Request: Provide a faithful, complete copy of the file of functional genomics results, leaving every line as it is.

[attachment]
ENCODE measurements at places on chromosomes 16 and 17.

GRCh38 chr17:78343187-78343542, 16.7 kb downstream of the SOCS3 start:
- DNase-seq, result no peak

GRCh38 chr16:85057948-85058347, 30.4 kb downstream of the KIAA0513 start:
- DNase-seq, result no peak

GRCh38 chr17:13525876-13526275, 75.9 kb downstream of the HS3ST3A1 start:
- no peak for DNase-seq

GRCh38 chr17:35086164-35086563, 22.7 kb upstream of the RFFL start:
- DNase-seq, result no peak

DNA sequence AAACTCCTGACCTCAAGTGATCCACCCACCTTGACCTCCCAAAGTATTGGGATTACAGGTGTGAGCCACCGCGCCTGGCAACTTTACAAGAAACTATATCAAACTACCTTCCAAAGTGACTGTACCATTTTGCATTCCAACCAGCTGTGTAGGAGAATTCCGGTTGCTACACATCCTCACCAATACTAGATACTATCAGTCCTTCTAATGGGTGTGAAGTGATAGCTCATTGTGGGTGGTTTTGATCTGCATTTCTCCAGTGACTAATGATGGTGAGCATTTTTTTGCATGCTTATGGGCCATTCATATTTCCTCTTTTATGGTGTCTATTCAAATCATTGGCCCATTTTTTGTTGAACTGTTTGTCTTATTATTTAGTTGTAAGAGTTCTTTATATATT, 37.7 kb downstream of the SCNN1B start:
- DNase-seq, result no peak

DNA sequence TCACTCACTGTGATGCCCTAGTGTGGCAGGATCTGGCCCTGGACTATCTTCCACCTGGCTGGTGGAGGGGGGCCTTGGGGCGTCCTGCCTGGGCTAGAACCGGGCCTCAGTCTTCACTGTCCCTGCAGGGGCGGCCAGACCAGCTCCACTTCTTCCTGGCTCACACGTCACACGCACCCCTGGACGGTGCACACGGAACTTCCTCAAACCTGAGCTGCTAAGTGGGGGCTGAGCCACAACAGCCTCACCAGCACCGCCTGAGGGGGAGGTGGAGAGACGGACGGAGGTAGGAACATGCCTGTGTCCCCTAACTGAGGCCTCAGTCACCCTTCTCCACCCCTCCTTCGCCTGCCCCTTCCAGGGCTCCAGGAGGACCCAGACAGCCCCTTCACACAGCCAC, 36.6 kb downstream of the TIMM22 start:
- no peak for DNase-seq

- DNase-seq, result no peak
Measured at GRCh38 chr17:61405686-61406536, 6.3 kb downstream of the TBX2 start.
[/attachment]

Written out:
ENCODE measurements at places on chromosomes 16 and 17.

GRCh38 chr17:78343187-78343542, 16.7 kb downstream of the SOCS3 start:
- DNase-seq, result no peak

GRCh38 chr16:85057948-85058347, 30.4 kb downstream of the KIAA0513 start:
- DNase-seq, result no peak

GRCh38 chr17:13525876-13526275, 75.9 kb downstream of the HS3ST3A1 start:
- no peak for DNase-seq

GRCh38 chr17:35086164-35086563, 22.7 kb upstream of the RFFL start:
- DNase-seq, result no peak

DNA sequence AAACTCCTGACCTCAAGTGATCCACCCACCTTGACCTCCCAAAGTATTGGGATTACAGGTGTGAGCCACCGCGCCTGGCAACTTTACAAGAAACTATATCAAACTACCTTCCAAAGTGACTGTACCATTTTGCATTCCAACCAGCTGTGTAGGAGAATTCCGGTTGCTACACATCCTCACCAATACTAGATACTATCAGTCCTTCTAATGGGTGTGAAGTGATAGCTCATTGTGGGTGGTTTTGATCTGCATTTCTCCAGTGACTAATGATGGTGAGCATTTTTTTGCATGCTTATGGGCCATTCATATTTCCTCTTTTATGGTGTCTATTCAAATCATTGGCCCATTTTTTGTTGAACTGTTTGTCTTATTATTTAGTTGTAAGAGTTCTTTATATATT, 37.7 kb downstream of the SCNN1B start:
- DNase-seq, result no peak

DNA sequence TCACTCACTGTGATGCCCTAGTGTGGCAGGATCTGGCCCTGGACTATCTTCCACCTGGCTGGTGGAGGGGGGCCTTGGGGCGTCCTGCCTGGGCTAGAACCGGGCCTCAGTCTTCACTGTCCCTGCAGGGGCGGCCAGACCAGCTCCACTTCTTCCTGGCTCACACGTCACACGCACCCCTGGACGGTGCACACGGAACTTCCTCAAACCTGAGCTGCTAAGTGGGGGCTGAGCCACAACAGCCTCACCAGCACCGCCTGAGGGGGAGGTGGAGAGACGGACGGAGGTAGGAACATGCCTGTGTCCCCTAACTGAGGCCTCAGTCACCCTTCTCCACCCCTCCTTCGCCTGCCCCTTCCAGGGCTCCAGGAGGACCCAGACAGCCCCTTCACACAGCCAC, 36.6 kb downstream of the TIMM22 start:
- no peak for DNase-seq

- DNase-seq, result no peak
Measured at GRCh38 chr17:61405686-61406536, 6.3 kb downstream of the TBX2 start.